IRS Installment Agreement Payments

Different Plans

When a taxpayer agrees to pay the IRS in the form of an IRS installment agreement, there are a number of options that need to be considered. Like any other payment plan over time, the method by which the money gets to the IRS can vary depending on the situation, assets, and ability to pay of the taxpayer.

To begin with, it should be pointed out that entering into any IRS installment plan is a very serious endeavor and should not be treated lightly. The IRS expects payment in full and on time every month until the debt is satisfied and they get very upset if anything upsets the flow of money. Thus, just how that money flows is of critical importance to the taxpayer. There are, essentially, three methods of setting up an IRS installment agreement. You need to look at each one and decide which will work best for you, with some input from your tax lawyer.

The first possibility is a payroll deduction. This works just the way it sounds. Your employer deducts the correct amount from each paycheck and sends it directly to the IRS on a monthly basis. However, it should be pointed out that the employer is not legally required to take part in such an arrangement, so if your employer can’t or won’t agree to such an arrangement, then you have to move onto other avenues.

The second method is through a monthly direct debit electronic transfer from a taxpayer’s bank account. This method is preferred by many people as it is simple to set up, works like any other recurring bill, and takes the hassle and work out of the taxpayer’s hands. There is also less chance of missed payments as the IRS sets up the debit itself and as long as there are sufficient funds in the account, there’s almost no way to have a late or missed payment.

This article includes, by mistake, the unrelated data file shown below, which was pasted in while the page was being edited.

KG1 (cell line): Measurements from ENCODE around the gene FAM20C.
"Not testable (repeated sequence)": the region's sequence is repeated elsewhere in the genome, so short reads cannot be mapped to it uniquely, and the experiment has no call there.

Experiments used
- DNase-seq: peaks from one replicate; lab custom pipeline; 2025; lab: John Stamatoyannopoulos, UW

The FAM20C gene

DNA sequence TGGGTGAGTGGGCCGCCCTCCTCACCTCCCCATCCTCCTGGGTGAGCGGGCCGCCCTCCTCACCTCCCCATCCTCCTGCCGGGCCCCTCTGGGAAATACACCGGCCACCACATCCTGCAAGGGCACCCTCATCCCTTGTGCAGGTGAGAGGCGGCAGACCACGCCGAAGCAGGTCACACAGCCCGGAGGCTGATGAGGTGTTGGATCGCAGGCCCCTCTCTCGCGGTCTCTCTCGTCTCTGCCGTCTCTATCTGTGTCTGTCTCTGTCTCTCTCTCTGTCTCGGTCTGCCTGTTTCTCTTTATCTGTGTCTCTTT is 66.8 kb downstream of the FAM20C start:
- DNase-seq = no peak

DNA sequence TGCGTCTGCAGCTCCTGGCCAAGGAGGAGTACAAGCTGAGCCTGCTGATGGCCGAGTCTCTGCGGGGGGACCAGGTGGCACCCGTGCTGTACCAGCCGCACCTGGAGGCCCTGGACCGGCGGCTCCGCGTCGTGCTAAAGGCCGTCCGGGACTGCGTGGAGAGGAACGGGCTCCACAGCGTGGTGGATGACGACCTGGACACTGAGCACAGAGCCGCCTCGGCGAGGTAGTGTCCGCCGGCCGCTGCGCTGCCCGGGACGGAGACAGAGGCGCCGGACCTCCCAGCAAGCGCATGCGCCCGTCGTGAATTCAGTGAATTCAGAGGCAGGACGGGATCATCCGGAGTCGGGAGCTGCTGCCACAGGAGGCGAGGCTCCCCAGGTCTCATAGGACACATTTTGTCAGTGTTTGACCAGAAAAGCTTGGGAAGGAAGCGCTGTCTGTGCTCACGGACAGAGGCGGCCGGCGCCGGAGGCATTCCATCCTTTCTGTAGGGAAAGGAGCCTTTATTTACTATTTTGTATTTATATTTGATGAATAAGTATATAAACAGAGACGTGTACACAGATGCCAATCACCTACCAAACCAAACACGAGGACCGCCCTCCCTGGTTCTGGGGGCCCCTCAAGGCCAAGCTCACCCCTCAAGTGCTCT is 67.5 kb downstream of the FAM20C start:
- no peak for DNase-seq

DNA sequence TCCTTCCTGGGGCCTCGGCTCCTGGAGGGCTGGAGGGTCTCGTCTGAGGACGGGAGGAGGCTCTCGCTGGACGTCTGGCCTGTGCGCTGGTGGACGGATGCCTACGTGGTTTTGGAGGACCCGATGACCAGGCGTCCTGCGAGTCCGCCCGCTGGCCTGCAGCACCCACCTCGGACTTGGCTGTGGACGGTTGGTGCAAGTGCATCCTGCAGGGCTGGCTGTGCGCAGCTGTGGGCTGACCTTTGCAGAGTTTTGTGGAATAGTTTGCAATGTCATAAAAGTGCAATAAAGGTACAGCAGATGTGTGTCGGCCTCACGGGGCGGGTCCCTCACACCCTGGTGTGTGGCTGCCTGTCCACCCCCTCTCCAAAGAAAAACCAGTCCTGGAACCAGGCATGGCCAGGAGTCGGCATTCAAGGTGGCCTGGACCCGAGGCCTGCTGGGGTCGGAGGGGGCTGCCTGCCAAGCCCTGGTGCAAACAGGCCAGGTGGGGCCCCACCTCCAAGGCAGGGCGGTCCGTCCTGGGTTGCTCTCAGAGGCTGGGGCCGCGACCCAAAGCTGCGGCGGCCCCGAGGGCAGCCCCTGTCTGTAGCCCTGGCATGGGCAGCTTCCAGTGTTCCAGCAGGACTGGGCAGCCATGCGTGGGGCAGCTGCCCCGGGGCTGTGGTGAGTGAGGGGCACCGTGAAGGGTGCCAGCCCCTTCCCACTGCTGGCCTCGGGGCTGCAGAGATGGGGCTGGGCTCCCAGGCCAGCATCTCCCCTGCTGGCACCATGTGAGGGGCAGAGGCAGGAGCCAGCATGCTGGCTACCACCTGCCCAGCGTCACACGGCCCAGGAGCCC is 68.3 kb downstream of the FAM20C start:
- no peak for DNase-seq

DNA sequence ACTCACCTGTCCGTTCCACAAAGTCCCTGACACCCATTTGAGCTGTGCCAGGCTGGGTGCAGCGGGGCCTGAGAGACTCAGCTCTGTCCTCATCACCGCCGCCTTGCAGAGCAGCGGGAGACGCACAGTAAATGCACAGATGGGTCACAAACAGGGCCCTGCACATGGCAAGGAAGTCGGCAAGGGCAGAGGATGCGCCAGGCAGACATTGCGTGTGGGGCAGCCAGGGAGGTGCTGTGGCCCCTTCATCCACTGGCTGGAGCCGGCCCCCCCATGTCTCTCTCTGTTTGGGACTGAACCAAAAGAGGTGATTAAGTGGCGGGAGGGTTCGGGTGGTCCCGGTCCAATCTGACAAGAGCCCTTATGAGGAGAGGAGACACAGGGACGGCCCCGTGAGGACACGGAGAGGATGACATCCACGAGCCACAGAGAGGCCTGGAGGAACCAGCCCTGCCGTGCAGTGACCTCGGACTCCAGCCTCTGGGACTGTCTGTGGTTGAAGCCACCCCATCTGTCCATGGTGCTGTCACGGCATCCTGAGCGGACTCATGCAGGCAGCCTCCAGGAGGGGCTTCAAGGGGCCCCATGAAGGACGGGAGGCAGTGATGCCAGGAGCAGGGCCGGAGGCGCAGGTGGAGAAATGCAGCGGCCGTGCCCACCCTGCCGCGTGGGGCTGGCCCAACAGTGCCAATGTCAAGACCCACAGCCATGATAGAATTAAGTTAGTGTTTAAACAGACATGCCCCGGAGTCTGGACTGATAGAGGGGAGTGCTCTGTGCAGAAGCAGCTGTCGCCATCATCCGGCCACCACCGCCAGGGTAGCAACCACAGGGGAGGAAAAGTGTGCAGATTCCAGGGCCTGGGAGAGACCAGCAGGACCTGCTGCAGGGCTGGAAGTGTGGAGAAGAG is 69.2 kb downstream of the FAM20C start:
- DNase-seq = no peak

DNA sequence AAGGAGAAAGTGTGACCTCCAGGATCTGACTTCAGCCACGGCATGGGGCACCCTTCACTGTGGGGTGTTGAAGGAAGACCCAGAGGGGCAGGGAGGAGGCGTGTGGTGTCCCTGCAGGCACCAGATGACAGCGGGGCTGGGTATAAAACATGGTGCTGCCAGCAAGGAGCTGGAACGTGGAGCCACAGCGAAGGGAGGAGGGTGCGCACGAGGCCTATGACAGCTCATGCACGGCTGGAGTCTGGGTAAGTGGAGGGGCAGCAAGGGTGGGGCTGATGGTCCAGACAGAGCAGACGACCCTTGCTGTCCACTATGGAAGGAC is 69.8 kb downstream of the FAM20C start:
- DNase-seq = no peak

The third, and final method is to set up a general IRS installment agreement. In this case, the taxpayer sends a check through the mail to the IRS on a monthly basis. This is, again, just like paying any other recurring bill like phone or utility, but requires more effort on the part of the taxpayer. Generally, the taxpayer will get a bill each month from the IRS along with a pre-addressed envelope and they need to, again, pay in full and on time each and every month until the debt is satisfied.

You should also keep in mind that interest continues to accrue on the diminishing unpaid balance of their debt as well as a late payment fee. Thus, this is further reason to pay the tax debt off as quickly and efficiently as possible.

By: Timothy S. Hart

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Attorney Timothy Hart

Timothy S Hart, the founding partner of the tax law firm of Timothy S. Hart Law Group, P.C. is both a New York Tax Lawyer & Certified Public Accountant. His area of expertise includes innovative solutions to solve your Internal Revenue Service and New York State tax problems, including tax settlements through the Federal and New York State offer in compromise programs, filing unfiled tax returns, voluntary disclosures, tax audits, and criminal investigations. [ Attorney Bio ]